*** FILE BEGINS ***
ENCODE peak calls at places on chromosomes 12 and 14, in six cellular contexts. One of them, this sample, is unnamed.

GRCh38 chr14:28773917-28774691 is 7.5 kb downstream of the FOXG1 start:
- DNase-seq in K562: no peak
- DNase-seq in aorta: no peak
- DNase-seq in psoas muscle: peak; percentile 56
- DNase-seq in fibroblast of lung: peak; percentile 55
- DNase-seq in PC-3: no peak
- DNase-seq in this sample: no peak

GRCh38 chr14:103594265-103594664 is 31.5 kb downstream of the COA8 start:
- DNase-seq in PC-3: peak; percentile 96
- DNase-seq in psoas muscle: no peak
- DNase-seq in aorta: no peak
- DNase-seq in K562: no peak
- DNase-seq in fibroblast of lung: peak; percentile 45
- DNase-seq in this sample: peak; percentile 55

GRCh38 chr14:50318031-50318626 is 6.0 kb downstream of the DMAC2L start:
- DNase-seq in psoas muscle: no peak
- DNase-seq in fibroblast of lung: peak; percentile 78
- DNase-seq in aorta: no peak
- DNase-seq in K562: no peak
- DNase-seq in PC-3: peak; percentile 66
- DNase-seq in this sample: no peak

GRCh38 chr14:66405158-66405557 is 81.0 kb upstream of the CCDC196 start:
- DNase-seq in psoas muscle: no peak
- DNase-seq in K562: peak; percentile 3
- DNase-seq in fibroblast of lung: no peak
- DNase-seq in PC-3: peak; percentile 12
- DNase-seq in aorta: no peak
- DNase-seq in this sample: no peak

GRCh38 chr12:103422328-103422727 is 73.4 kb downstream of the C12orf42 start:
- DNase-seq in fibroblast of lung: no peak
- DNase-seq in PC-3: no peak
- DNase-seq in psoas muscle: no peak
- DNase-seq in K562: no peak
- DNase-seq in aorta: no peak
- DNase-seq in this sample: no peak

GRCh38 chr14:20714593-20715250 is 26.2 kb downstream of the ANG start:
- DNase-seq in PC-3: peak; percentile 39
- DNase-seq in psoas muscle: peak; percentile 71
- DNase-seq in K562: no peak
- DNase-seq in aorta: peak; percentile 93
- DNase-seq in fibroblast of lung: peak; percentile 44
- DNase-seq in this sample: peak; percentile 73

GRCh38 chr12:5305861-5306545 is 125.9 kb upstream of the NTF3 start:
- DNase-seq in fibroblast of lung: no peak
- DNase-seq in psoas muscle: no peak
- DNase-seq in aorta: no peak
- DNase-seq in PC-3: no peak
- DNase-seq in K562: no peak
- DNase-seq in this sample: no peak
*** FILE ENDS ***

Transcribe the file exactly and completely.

ENCODE peak calls at places on chromosomes 12 and 14, in six cellular contexts. One of them, this sample, is unnamed.

GRCh38 chr14:28773917-28774691 is 7.5 kb downstream of the FOXG1 start:
- DNase-seq in K562: no peak
- DNase-seq in aorta: no peak
- DNase-seq in psoas muscle: peak; percentile 56
- DNase-seq in fibroblast of lung: peak; percentile 55
- DNase-seq in PC-3: no peak
- DNase-seq in this sample: no peak

GRCh38 chr14:103594265-103594664 is 31.5 kb downstream of the COA8 start:
- DNase-seq in PC-3: peak; percentile 96
- DNase-seq in psoas muscle: no peak
- DNase-seq in aorta: no peak
- DNase-seq in K562: no peak
- DNase-seq in fibroblast of lung: peak; percentile 45
- DNase-seq in this sample: peak; percentile 55

GRCh38 chr14:50318031-50318626 is 6.0 kb downstream of the DMAC2L start:
- DNase-seq in psoas muscle: no peak
- DNase-seq in fibroblast of lung: peak; percentile 78
- DNase-seq in aorta: no peak
- DNase-seq in K562: no peak
- DNase-seq in PC-3: peak; percentile 66
- DNase-seq in this sample: no peak

GRCh38 chr14:66405158-66405557 is 81.0 kb upstream of the CCDC196 start:
- DNase-seq in psoas muscle: no peak
- DNase-seq in K562: peak; percentile 3
- DNase-seq in fibroblast of lung: no peak
- DNase-seq in PC-3: peak; percentile 12
- DNase-seq in aorta: no peak
- DNase-seq in this sample: no peak

GRCh38 chr12:103422328-103422727 is 73.4 kb downstream of the C12orf42 start:
- DNase-seq in fibroblast of lung: no peak
- DNase-seq in PC-3: no peak
- DNase-seq in psoas muscle: no peak
- DNase-seq in K562: no peak
- DNase-seq in aorta: no peak
- DNase-seq in this sample: no peak

GRCh38 chr14:20714593-20715250 is 26.2 kb downstream of the ANG start:
- DNase-seq in PC-3: peak; percentile 39
- DNase-seq in psoas muscle: peak; percentile 71
- DNase-seq in K562: no peak
- DNase-seq in aorta: peak; percentile 93
- DNase-seq in fibroblast of lung: peak; percentile 44
- DNase-seq in this sample: peak; percentile 73

GRCh38 chr12:5305861-5306545 is 125.9 kb upstream of the NTF3 start:
- DNase-seq in fibroblast of lung: no peak
- DNase-seq in psoas muscle: no peak
- DNase-seq in aorta: no peak
- DNase-seq in PC-3: no peak
- DNase-seq in K562: no peak
- DNase-seq in this sample: no peak